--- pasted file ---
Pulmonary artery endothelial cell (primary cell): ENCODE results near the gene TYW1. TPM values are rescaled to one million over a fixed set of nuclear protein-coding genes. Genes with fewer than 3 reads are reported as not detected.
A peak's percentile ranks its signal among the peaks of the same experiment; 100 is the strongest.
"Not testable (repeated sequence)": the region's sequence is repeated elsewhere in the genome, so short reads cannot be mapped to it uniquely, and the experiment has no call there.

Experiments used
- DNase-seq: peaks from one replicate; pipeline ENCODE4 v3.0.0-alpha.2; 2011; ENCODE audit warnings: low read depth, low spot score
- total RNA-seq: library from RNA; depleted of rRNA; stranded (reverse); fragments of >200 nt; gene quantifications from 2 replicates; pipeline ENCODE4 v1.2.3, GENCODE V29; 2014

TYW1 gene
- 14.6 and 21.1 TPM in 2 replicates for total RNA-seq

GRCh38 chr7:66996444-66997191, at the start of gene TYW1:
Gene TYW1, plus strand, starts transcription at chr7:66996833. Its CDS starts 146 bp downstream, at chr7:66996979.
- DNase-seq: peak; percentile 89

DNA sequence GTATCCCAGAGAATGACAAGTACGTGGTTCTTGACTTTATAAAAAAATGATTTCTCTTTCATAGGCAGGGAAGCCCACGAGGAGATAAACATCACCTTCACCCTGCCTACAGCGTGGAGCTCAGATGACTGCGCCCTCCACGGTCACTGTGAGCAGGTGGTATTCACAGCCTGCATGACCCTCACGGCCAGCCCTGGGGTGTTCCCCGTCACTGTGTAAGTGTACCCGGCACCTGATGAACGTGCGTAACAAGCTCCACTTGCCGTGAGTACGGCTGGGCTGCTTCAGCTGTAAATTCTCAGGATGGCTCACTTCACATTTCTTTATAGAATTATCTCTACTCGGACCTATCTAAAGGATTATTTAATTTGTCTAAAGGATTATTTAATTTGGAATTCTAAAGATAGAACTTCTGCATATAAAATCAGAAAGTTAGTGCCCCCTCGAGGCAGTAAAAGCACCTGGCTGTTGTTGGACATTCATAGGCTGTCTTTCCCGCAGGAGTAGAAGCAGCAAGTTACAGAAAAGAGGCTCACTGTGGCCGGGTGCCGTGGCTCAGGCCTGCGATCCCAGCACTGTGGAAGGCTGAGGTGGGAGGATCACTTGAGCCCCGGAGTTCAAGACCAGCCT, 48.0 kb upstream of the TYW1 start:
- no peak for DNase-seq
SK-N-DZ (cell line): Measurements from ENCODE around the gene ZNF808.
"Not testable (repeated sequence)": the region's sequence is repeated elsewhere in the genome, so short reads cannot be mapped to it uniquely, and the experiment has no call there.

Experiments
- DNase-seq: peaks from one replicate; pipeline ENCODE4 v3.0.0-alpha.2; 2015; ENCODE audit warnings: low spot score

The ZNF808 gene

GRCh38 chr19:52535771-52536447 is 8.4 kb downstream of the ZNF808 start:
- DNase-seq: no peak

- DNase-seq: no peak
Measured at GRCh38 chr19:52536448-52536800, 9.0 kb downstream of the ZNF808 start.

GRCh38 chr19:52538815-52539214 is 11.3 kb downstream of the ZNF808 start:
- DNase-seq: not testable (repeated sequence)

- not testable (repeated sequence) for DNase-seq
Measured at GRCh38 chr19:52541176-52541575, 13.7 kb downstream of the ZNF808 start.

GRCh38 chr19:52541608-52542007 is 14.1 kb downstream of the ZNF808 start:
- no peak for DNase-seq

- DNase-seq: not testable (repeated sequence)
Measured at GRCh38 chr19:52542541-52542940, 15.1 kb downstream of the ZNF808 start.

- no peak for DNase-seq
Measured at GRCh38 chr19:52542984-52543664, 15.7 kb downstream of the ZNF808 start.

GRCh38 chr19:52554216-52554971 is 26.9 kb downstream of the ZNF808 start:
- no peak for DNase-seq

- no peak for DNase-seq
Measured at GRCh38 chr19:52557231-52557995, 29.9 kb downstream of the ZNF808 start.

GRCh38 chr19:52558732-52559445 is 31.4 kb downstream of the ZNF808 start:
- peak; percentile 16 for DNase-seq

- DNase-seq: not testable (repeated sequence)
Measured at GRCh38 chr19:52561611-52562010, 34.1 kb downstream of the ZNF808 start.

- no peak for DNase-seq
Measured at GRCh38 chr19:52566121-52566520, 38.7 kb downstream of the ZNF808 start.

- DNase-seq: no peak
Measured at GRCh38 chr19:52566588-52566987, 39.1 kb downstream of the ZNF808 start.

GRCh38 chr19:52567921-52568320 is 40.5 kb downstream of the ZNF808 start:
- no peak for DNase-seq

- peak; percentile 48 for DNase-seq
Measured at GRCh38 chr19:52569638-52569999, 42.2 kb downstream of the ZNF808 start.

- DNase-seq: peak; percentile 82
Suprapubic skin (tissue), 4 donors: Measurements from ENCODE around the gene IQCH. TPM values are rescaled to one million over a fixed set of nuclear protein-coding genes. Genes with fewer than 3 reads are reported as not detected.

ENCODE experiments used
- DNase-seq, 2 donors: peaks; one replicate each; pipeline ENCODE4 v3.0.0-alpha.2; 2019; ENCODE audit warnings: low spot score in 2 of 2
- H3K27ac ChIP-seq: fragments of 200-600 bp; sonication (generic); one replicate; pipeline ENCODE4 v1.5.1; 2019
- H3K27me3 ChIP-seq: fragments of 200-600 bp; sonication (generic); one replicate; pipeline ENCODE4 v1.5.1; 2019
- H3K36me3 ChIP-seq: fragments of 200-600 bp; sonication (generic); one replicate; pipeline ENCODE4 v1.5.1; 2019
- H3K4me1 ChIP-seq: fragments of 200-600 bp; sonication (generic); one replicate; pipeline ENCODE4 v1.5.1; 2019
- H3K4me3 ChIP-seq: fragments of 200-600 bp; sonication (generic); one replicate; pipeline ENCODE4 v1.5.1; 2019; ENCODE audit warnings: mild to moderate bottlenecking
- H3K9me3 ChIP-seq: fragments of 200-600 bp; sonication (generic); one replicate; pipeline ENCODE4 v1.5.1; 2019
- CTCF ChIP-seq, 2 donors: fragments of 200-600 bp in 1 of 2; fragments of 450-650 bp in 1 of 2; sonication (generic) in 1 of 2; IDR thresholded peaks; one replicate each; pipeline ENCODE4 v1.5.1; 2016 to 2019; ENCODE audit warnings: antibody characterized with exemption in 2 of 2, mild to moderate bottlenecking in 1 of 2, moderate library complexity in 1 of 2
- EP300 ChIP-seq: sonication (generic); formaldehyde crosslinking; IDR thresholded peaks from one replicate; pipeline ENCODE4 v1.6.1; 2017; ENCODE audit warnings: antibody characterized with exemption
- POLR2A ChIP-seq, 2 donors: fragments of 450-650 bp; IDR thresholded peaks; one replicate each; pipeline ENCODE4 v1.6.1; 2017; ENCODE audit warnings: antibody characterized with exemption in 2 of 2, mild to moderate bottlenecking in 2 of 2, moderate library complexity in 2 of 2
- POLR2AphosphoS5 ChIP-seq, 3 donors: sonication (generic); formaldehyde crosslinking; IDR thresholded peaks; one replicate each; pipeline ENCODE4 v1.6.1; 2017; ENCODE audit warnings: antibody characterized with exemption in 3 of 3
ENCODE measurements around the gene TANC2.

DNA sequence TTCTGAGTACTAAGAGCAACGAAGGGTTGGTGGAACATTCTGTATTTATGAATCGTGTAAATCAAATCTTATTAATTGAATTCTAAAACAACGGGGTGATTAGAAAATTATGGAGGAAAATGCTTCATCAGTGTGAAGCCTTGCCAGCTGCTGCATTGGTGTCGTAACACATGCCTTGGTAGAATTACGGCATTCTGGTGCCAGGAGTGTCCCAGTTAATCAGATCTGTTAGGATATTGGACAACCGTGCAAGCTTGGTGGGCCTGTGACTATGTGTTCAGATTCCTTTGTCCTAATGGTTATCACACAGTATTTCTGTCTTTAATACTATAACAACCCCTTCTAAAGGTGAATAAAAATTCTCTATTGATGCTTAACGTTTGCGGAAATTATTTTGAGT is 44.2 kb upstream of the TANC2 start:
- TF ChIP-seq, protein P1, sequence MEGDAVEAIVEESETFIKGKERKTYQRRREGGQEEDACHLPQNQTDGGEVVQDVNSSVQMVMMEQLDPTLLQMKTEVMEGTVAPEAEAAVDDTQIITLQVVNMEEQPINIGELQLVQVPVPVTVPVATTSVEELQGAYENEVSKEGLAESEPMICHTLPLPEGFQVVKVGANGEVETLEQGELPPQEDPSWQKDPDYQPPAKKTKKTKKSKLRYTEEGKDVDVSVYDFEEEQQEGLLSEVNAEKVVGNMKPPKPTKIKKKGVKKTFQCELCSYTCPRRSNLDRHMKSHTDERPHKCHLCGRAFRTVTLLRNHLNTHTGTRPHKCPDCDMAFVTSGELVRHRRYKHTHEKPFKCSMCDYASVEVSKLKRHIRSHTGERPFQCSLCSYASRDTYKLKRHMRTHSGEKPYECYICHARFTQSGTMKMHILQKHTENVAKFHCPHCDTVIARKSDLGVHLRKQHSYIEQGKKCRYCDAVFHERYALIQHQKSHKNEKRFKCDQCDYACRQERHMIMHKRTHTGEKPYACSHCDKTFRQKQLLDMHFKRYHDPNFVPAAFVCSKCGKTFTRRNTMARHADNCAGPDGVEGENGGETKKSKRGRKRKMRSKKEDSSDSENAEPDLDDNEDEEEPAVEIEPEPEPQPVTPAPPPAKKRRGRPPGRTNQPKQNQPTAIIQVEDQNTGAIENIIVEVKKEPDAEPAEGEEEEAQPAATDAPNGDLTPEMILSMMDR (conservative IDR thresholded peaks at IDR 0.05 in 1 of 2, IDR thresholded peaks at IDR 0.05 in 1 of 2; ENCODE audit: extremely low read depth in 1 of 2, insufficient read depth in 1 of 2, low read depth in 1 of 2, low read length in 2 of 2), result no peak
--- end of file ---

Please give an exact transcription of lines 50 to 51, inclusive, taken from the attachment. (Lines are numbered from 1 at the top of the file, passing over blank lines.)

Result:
Suprapubic skin (tissue), 4 donors: Measurements from ENCODE around the gene IQCH. TPM values are rescaled to one million over a fixed set of nuclear protein-coding genes. Genes with fewer than 3 reads are reported as not detected.

ENCODE experiments used